The other day, I was brainstorming with a friend over a story I was stuck on. I didn’t like the original idea I’d come up with and I wanted something new. In the process of doing this (which worked out very well) I mentioned that I would like to set the story in a small town, because I spent most of my life in a small town and it’s easy to write. That got me thinking about something.
Specifically, that age-old writer’s adage that you’ve probably heard a thousand times:
Write what you know.
The thing about ‘write what you know’ is that it’s a much more complex piece of advice than it seems on the surface, and some writers might not really understand what it means at all. How can you take advice that doesn’t even make sense to you?
Taken at face value, ‘write what you know’ sounds like you should never write about places you’ve never visited, jobs you’ve never had, and skills you’ve never acquired. But we know this isn’t true. You can do research, there’s a lot of information out there, and you can write faithfully about things you don’t ‘know.’ I’m going to break this piece of advice down into two simpler parts: write what you love, and write what’s easy.
If you’re a fan of Stephen King, you know that a disproportionate amount of his books are set in Maine (where he lives) with protagonists who are either writers or teachers (which he was). This doesn’t mean he doesn’t write about other places and professions. But he loves Maine, and of course, he loves writing.
A disproportionate amount of my work is set in Chicago or references it because I love Chicago. I don’t live there, I never have. I’ve visited it many times but not enough to say I ‘know’ Chicago like someone who was born and grew up there. But I love it, and putting in the research to write about it is a delight. When you love what you’re writing about it comes through the words.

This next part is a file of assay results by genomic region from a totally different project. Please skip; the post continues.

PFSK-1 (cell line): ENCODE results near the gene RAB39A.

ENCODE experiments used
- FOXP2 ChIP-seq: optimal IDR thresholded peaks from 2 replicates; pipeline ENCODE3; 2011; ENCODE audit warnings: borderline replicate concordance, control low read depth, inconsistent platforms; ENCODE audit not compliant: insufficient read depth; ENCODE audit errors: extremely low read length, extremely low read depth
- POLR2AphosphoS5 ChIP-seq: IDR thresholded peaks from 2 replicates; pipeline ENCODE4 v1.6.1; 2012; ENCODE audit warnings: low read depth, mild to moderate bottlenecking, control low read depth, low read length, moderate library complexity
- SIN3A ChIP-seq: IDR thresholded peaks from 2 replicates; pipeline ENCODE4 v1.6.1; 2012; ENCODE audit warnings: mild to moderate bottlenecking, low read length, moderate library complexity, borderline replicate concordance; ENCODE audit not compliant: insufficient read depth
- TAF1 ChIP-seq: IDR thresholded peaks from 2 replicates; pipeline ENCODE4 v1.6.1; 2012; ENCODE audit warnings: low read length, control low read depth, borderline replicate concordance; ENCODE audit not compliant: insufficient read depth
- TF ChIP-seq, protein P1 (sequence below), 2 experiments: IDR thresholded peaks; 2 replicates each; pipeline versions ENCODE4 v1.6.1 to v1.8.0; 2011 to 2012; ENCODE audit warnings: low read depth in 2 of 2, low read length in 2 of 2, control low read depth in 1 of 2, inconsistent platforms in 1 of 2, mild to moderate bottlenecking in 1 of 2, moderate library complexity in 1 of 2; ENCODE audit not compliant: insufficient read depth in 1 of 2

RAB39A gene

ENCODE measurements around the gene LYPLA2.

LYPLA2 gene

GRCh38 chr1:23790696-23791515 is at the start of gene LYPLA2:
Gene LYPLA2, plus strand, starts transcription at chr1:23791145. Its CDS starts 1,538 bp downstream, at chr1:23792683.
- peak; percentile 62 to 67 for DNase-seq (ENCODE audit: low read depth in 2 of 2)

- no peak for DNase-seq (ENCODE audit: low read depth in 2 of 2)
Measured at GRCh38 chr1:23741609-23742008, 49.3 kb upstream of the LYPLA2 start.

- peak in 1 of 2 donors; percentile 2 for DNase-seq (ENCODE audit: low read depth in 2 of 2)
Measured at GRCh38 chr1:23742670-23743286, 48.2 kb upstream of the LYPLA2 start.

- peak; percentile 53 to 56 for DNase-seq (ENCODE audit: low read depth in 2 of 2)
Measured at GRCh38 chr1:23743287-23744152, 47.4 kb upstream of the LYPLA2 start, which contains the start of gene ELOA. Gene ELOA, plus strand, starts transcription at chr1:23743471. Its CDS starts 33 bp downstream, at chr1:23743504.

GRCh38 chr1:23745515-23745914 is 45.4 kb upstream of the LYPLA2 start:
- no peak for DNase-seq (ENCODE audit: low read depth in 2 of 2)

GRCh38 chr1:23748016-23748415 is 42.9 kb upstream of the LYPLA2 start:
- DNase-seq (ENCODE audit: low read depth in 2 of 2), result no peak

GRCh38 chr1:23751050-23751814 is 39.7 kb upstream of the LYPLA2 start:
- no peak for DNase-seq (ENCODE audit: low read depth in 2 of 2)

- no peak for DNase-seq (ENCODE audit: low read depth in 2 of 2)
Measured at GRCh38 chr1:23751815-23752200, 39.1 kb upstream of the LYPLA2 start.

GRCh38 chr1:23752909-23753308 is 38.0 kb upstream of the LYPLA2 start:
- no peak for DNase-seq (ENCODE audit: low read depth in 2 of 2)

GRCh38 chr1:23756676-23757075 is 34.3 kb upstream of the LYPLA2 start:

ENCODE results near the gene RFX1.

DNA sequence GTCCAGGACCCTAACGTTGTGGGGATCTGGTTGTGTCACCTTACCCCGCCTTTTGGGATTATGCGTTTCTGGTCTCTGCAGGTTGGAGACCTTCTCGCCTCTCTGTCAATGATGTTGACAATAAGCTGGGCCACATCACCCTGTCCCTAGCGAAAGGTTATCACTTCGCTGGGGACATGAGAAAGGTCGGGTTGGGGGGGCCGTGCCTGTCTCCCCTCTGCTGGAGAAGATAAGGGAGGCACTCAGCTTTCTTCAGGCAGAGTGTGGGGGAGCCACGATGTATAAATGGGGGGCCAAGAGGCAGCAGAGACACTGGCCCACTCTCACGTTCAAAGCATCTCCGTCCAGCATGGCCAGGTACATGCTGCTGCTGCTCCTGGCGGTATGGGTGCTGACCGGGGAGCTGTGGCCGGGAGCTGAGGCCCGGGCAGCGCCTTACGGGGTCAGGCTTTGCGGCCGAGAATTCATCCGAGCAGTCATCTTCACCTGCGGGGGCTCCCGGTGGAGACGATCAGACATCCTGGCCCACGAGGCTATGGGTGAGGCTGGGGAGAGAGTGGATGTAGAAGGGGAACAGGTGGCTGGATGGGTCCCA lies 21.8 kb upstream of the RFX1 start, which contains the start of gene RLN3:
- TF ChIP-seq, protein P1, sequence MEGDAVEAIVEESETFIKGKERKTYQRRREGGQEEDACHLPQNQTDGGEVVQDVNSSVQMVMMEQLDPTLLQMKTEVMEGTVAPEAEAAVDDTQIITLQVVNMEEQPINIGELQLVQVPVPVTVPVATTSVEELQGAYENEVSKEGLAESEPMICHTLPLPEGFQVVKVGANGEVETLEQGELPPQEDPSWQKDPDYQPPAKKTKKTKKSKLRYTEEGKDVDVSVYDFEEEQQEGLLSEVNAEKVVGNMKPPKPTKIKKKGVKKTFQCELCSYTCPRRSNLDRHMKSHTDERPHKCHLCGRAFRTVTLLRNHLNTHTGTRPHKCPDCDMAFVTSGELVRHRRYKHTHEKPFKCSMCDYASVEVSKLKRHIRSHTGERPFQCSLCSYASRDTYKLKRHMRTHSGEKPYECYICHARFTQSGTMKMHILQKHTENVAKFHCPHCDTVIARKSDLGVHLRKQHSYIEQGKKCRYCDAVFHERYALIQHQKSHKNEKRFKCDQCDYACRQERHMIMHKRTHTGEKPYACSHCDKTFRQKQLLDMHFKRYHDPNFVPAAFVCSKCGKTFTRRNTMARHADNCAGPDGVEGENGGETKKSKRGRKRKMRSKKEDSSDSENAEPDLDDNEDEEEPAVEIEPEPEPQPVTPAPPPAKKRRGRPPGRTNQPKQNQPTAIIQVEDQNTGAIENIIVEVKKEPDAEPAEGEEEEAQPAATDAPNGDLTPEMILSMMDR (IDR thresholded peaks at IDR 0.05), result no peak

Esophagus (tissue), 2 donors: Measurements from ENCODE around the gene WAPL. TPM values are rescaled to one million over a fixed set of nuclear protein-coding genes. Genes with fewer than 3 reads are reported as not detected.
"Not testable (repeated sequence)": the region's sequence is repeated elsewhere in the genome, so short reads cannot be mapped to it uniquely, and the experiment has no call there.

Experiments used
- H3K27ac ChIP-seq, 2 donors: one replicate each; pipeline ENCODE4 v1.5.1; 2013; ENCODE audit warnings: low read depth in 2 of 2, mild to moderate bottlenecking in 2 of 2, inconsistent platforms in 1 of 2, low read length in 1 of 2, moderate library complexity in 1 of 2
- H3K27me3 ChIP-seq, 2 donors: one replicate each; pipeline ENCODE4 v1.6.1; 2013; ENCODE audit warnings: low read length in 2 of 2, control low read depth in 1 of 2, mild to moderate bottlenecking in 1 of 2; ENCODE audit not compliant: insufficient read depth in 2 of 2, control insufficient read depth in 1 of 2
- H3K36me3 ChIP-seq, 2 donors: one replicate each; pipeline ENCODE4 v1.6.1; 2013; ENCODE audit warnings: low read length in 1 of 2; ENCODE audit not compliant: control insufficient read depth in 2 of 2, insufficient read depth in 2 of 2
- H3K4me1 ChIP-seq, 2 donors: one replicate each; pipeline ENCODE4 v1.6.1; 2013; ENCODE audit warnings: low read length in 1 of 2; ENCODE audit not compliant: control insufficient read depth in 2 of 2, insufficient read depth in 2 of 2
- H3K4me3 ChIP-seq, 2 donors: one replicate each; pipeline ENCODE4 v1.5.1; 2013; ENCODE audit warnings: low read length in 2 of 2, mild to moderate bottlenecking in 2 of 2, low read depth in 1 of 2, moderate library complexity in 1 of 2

On the other hand, writing what you know can also mean writing what’s easy. I grew up in a small town and spent a good portion of my adult life there, so I understand the dynamics of a small town. Therefore, if I want to focus on the characters and not have to put any effort into the background or world building, I set it in a small town, because the backdrop comes easy to me. Likewise, I have characters who are bartenders and servers because I’ve worked in bars and restaurants for nearly a decade and I don’t have to think about their job. Their profession is easy to write about and I don’t have to put any extra work in, if I want to focus more tightly on other aspects of the story.
So ‘write what you know’ can also mean write what you love, and write what’s easy. That doesn’t mean you can’t ever write about places and professions that are completely exotic to you–as I said, there is a wealth of information out there, and it’s always fun to learn something new anyway.
Write what you know can mean a lot of things. What does it mean to you?